Mountain Heart opts for a Bright sound – March 2006
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Mountain Heart opts for a Bright sound  Print

By Rick Bell, March 2006

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There may be some skepticism, he says, but so far, people are praising "Wide Open." Though the album debuted in mid-February, he says online blogs were talking about the 12-song collection, which features veteran Nashville songwriters such as Jeffrey Steele, Harley Allen, Mac McAnally and Jim Rushing. Van Cleve contributes an instrumental cut, and Gulley wrote two songs.

"Mark's goal, and the label's goal, is to let the world know about this kind of music," Van Cleve says. "We want people to know about Mountain Heart. We're not under one umbrella; we love all kinds of music. We have the attitude that we want to be as kick-ass as possible."

They've already developed a buzz on the concert circuit - and not just among bluegrass fans. With an energy level uncommon to the bulk of traditional bluegrass bands, Mountain Heart has also stared down country fans - and won.

"We're all wireless," Van Cleve says of the Mountain Heart cast - co-founding members Gulley, Abernathy and Adam Steffey on mandolin, along with Jason Moore on bass and Clay Jones on guitars. "And we're always moving around. We like to get right up in each others' grill, stare each other down and pick away.

"We opened for Brad Paisley and got standing O's; well, we're used to that. But one of the roadies said to us, 'You got called back; that never happens to the opening act.' We got to a country crowd, and a lot of it is our attitude. We're all hungry; we're a hungry bunch of guys, and we give it our all every night."

Attitude, of course, plays into their acceptance on the country as well as bluegrass circuits, but knowing each other for as long as they have also helps.

Gulley, Abernathy and a then-teenage Van Cleve all spent time with Doyle Lawson and Quicksilver. They'd grown restless being bit players in a band and yearned for more.

Along with Steffey and former bassist Johnny Dowdle, they formed Mountain Heart in 1998 and soon recorded two albums for Doobie Shea Records. Dowdle and Steffey left - though Steffey returned in 2002 - but the group had already won several honors, including the IBMA's gospel category for "The Journey."

With Steffey's return and the addition of Moore and Jones, the lineup was set. Skaggs produced their next 2 albums on his label, 2002's "No Other Way" and "Force of Nature" in 2004. The band members had side projects as well, says Van Cleve, but all made the commitment to seeing how far they could take Mountain Heart.

In fact, Van Cleve is putting the finishing touches on his debut solo album, which he hopes to release sometime in late spring on Rural Rhythm Records.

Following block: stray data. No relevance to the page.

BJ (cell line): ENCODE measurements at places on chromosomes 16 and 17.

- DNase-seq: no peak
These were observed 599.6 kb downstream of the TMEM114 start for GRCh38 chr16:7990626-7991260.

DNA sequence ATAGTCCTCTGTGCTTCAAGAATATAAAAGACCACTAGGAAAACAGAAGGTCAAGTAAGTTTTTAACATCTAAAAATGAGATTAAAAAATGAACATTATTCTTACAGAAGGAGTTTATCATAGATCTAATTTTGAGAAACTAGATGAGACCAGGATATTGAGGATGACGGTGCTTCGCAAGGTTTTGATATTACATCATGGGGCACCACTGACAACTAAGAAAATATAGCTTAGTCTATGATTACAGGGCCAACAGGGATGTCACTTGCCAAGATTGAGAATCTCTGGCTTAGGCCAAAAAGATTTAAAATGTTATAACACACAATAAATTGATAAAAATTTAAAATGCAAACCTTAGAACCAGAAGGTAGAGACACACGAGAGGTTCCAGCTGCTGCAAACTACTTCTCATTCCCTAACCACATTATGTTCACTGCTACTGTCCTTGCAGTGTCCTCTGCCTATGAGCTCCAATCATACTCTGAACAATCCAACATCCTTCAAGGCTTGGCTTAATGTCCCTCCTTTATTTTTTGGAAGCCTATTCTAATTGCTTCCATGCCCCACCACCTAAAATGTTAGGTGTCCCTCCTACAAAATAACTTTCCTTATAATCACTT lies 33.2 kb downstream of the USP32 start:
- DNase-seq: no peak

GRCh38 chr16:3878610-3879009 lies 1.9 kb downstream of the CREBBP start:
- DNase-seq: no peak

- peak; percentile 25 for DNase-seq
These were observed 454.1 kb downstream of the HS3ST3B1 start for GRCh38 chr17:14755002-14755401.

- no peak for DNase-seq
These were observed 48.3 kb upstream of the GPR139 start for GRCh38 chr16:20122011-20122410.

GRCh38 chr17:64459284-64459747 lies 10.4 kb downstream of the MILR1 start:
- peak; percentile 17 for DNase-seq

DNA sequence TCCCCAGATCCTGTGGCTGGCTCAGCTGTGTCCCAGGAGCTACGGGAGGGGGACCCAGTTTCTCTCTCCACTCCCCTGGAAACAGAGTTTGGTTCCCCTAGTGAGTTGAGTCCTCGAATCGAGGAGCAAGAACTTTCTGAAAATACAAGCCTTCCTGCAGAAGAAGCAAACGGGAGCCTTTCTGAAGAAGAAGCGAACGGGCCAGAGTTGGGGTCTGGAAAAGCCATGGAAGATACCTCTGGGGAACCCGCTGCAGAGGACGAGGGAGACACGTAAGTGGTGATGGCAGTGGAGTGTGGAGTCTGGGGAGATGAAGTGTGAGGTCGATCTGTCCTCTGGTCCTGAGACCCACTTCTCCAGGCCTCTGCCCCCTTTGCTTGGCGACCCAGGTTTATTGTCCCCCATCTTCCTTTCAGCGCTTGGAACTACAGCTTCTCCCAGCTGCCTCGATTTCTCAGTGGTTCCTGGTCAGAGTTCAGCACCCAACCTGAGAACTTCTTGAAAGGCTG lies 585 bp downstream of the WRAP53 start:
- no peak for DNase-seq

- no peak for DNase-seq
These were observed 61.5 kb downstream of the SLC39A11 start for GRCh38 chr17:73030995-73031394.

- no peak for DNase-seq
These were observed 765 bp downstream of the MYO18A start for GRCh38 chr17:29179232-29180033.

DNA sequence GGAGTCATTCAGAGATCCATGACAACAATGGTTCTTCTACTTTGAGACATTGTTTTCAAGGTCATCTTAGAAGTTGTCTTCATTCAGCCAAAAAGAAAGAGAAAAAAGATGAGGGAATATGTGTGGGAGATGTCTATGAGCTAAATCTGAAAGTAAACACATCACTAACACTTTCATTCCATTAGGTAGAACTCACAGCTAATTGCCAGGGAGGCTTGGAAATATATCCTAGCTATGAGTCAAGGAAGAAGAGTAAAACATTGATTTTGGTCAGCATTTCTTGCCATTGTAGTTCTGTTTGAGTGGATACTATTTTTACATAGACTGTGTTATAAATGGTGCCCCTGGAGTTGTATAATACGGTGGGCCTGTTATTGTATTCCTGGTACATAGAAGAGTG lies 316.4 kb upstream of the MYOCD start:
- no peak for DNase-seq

"I'm tickled about it," he says during a break in production. "I'm hesitant to say it's really good, but I like it a lot. A lot of heavy hitters joined me. And I'm making my lead singing debut, for what it's worth."

Yet, despite the solo project, Van Cleve is adamant that Mountain Heart remains his top priority.

"The band comes first for me and for all of us," says Van Cleve, a Nashville resident who also remains a very much in-demand session player. "We put the team in front of ourselves. And, we've been able to keep the band together for this long. In a lot of ways, Mountain Heart is a vehicle to showcase our own talents. Everyone gets a chance to contribute to the mix."

It wasn't so as members of Quicksilver, he says. Though it was an experience he appreciates, Van Cleve felt the need to expand his boundaries.

"I was 19 when I helped start Mountain Heart," he says. "I was coming out of high school and college and was with Doyle. In my time there, I saw a lot of turnover. It was so common. And you don't feel like you're part of a team. You're working for the man. It doesn't keep you excited. I was ready; I was chomping at the bit to move on."

Now in their seventh year, Van Cleve has seen a lot of bluegrass acts come and go. He admitted keeping a steady lineup together isn't easy.

"By the standards of this industry, we're still a relatively new act," he says. "It's hard to keep people together. You face a lot of hardships. It's 4 a.m., and you're standing next to a broken down bus. You're not sure if you're going to get paid. You go through a lot of hard stuff. The wheels turn slowly."

Though they're not spinning off the axle just yet, Van Cleve says the levels of success have steadily increased the past year or so - to the point where a lot of people in the music industry are seeing just what kind of chops Mountain Heart really has.

"There's some pressure, but it's an intangible," Van Cleve says. "It's unspoken, I think. You cut a record like 'Wide Open,' and you have to back it up."

With the album now on the shelves, all the band can do is keep performing. Van Cleve is confident bluegrass radio stations and specialty shows will pick it up. Country radio, however, is another matter.

"I know Mark would prefer they push it to country radio," he says. "Mark encouraged that. The label has a wait-and-see philosophy. If we sold 25,000 copies, it would merit paying for a video and heavier promotion."

Van Cleve says the potential is there. But there seems to be some hesitancy.

"There's the possibility of doing a video," he says. "There's no doubt we need to...There could be more done with this corner of the industry."

"But Mark is a very powerful man in this town. With Sara, Rascal Flatts and Carrie Underwood, he is very connected. He'll go to bat for us."

Van Cleve paused for a moment, collecting his thoughts. "In fact," he says, as if it was almost a revelation, "he already has."

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